which Blue Book apparently concluded was probably a jet, is
attributed by Thayer to anomalous propagation. Thayer also
explains the third target as AP, and the concurrent visual as
"undoubtedly a meteor".

  Whilst these coincidences may on the face of it seem
improbable, and the whole melange a little desperate, Thayer
points out that radio refractivity data for Key West, Florida
(the nearest applicable soundings) show the possibility of
unusual propagation conditions, with marked temperature/humidity
stratification conducive to partial reflection echoes. Further,
he argues that since the moving visual object appears to have
been seen at a time when radar showed a  stationary target, and
apparently at a different azimuth, the two events cannot be
related, and the brevity of the visual sighting is suggestive of
a meteor.

   It is only prudent to point to some reservations about this
scenario, however.

  An alternative and quite plausible explanation of the visual
sighting (in fact proposed by Tulane University astronomer Dr. J.
F. Thompson in an interview for the New Orleans Times-Picayune as
early as November 6 1957) is Sputnick 2. The second Soviet
satellite had been launched on November 3 into an inclined
65-degree elliptical orbit with a perigee of 140 miles, and
according to Thompson would have been visible west of the
Sebago's position travelling roughly NNW at about that time.

  Thayer relates from the report that "the third radar target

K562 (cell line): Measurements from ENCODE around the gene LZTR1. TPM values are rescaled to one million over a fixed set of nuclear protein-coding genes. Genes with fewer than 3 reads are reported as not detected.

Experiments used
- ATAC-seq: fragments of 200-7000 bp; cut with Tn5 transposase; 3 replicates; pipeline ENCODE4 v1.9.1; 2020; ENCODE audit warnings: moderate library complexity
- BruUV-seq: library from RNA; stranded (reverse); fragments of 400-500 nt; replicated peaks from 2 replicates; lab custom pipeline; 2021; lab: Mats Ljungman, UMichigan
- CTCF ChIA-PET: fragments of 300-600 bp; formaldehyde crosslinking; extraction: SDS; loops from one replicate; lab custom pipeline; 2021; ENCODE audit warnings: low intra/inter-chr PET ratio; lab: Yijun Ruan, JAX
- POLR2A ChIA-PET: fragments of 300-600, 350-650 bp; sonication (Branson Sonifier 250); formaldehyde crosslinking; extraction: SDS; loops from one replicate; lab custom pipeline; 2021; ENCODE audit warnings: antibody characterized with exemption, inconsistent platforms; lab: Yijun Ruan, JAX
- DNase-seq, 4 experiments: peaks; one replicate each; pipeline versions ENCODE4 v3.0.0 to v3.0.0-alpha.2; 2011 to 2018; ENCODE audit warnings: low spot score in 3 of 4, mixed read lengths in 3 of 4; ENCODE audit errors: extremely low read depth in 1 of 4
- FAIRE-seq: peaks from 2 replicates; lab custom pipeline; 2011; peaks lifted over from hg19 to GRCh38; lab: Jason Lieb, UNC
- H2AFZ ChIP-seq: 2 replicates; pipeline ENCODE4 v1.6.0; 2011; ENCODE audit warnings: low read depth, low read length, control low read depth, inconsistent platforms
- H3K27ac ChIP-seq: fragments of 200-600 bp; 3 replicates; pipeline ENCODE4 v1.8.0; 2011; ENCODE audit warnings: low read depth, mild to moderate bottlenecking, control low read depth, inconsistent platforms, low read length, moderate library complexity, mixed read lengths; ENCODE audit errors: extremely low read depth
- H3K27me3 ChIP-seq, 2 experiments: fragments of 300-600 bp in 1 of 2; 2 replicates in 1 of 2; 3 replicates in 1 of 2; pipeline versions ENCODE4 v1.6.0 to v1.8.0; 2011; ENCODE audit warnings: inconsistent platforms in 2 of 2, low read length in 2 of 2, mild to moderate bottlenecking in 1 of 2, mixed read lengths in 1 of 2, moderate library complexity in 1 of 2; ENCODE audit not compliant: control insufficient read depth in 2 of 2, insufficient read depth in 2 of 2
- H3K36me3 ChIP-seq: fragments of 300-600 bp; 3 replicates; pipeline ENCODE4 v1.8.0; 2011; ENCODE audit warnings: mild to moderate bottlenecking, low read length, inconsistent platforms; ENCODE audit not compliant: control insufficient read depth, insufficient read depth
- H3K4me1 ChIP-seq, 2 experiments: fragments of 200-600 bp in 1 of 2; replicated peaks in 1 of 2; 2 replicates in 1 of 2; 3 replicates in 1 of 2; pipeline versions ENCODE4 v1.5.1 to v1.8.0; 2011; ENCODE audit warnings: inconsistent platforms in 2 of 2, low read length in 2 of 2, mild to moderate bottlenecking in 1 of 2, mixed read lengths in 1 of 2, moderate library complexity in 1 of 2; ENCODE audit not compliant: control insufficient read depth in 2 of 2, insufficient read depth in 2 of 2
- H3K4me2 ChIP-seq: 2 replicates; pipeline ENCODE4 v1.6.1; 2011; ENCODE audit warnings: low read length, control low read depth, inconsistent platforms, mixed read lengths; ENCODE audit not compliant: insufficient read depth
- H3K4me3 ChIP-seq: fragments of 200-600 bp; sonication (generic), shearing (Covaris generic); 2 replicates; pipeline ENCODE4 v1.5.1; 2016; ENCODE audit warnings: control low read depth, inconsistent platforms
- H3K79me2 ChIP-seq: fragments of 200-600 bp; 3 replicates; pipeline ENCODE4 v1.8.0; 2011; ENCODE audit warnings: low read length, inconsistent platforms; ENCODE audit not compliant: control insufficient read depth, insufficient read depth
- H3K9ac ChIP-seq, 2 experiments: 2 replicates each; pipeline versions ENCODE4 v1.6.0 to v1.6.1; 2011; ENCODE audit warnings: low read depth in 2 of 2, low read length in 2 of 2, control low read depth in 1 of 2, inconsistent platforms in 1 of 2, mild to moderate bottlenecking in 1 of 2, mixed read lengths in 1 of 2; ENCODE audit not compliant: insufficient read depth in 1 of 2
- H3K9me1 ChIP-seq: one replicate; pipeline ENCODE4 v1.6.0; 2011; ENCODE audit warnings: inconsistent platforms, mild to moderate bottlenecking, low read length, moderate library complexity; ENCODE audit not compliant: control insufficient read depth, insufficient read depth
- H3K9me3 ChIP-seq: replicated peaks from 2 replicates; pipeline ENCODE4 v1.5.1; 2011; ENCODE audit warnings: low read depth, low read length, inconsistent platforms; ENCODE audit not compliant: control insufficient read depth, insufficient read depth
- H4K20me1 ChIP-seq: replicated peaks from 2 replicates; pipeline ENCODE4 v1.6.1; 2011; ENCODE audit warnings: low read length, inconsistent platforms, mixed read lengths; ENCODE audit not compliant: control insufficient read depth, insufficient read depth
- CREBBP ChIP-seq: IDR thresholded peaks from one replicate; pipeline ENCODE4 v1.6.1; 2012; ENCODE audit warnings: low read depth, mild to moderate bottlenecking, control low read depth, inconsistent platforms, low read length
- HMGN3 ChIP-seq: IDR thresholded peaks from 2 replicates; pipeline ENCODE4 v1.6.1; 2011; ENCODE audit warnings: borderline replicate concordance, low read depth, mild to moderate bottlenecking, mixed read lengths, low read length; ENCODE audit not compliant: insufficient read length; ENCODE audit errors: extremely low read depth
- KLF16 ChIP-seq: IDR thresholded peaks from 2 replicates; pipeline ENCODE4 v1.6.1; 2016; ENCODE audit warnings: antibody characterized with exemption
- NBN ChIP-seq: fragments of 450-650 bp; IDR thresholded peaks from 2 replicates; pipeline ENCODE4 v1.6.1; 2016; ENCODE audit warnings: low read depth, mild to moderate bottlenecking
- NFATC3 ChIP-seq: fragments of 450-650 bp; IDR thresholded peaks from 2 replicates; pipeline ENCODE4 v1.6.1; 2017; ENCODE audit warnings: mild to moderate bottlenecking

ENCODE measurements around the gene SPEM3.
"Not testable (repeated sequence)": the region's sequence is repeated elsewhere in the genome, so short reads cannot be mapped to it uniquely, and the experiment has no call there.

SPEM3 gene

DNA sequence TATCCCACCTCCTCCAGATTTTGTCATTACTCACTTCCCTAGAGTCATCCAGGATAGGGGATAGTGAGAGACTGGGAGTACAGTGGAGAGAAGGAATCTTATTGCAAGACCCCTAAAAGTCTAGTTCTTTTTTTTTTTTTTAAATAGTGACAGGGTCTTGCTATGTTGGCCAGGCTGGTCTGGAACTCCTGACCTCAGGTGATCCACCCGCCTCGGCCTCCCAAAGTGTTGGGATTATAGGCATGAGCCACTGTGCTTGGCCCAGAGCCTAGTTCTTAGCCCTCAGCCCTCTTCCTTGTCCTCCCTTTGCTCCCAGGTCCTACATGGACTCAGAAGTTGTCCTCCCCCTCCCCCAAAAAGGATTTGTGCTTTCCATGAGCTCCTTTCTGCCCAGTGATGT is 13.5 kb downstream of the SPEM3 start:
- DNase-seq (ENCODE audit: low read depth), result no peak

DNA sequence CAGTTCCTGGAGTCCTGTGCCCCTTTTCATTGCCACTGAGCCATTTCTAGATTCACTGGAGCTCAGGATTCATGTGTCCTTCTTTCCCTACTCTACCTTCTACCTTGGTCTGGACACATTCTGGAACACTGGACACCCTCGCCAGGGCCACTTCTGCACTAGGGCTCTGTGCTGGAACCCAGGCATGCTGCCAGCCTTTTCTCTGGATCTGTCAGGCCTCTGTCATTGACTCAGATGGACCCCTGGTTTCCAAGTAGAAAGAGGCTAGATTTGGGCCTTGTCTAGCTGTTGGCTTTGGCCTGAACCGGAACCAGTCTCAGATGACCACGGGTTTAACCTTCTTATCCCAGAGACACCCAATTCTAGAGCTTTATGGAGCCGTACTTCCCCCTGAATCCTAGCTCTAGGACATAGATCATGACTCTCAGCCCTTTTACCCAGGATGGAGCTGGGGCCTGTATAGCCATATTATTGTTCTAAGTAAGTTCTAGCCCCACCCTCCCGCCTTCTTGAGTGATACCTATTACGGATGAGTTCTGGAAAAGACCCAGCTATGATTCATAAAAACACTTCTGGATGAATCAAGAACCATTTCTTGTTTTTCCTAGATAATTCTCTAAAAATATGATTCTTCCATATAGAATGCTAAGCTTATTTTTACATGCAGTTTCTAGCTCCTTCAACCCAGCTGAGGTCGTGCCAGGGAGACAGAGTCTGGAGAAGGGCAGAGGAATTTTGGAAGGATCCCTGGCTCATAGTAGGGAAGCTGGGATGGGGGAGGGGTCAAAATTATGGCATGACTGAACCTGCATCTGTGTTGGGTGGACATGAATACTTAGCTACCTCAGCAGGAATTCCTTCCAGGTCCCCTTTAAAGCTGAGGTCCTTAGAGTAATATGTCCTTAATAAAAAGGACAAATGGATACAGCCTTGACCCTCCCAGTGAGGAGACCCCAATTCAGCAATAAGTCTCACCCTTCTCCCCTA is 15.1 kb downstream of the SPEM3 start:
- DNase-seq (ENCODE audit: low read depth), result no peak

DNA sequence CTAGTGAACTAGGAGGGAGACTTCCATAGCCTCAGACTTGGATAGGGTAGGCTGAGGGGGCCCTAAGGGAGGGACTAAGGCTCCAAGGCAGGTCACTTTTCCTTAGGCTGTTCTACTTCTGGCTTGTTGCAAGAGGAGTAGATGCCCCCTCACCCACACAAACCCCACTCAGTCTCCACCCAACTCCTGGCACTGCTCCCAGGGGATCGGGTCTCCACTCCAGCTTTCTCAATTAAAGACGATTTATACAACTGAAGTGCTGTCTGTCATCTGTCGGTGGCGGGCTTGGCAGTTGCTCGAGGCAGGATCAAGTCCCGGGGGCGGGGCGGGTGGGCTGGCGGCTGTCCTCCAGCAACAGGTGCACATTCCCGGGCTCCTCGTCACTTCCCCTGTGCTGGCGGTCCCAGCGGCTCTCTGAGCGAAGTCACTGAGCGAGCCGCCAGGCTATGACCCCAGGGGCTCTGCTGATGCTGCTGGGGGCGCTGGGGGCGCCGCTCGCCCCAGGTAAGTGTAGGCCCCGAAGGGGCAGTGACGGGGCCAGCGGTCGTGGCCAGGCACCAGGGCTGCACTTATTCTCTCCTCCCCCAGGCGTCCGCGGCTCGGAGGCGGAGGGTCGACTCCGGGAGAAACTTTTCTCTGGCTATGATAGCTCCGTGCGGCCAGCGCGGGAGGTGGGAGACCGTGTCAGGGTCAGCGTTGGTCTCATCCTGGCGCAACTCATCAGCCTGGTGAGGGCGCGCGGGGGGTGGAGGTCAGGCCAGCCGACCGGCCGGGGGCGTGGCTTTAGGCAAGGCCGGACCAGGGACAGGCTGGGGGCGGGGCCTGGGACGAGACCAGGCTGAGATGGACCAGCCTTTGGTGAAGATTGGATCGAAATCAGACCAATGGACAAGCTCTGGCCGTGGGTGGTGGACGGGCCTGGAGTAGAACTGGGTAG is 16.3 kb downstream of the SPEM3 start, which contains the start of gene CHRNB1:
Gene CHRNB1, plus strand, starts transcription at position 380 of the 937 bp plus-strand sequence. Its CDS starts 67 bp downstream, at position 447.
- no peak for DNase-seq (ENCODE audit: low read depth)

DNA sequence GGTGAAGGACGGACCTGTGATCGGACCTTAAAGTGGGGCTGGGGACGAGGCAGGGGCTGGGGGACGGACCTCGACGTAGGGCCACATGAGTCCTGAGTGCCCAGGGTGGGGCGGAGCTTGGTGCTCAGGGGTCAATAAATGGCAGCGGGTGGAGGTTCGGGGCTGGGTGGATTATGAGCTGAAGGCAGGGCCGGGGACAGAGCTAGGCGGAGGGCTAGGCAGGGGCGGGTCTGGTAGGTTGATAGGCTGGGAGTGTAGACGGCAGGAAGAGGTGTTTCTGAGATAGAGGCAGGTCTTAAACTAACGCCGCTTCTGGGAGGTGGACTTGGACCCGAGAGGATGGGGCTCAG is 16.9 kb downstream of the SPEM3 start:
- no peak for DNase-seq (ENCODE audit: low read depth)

remained stationary for about 1 min." before moving off to the
NE. It is implied that this minute elapsed after the visual
object had been observed at 0521, and thus the target movement
would have begun not earlier than 0522. But the statement is
ambiguous. The stationary target was acquired at 0520; if it then
"remained stationary for about 1 minute" its movement would be
consistent both in time and approximate heading with the moving
object observed visually. This is a moot point, but it might also
be noted that times are only given to the minute, and the
difference between approximately 0521 and approximately 0522
could only be seconds. Therefore, given that the visual
observation was made by members of the crew other than the radar
operator (four hands who had gone up to the bridge to look for
the object); given the possibility of small errors in independent
timing; given that times are only cited to the minute; given that
the precision of a phrase like "about one minute" is a debateable